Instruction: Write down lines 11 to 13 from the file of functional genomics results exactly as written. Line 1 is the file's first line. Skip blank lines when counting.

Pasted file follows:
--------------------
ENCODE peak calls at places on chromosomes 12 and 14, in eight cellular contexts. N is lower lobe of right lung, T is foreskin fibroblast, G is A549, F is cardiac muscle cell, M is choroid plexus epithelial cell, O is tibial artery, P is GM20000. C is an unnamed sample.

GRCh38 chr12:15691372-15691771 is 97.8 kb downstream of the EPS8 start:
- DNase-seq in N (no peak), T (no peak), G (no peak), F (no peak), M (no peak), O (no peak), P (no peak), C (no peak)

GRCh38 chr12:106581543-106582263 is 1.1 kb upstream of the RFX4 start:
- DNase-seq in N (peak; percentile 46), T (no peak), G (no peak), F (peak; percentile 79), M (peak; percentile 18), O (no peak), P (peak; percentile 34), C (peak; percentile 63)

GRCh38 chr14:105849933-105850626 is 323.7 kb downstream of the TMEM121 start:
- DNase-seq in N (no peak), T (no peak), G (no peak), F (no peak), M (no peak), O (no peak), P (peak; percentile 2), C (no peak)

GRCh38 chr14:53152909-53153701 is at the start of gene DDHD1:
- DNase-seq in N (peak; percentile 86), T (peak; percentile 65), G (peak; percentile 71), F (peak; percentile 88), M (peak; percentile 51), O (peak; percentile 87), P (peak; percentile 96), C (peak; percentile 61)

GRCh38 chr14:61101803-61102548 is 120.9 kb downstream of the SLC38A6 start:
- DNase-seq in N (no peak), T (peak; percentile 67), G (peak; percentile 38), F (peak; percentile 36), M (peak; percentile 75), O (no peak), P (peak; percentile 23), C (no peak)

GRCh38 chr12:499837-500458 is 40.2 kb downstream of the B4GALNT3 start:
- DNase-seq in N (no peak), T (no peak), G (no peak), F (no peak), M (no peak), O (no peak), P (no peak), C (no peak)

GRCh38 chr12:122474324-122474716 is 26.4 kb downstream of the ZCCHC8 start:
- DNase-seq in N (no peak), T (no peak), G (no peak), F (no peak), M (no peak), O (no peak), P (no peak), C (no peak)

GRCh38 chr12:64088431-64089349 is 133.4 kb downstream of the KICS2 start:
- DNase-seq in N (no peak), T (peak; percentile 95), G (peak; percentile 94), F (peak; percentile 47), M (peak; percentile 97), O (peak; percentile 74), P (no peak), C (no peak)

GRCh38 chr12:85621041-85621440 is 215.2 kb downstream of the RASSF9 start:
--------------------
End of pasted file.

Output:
- DNase-seq in N (no peak), T (peak; percentile 67), G (peak; percentile 38), F (peak; percentile 36), M (peak; percentile 75), O (no peak), P (peak; percentile 23), C (no peak)

GRCh38 chr12:499837-500458 is 40.2 kb downstream of the B4GALNT3 start:
- DNase-seq in N (no peak), T (no peak), G (no peak), F (no peak), M (no peak), O (no peak), P (no peak), C (no peak)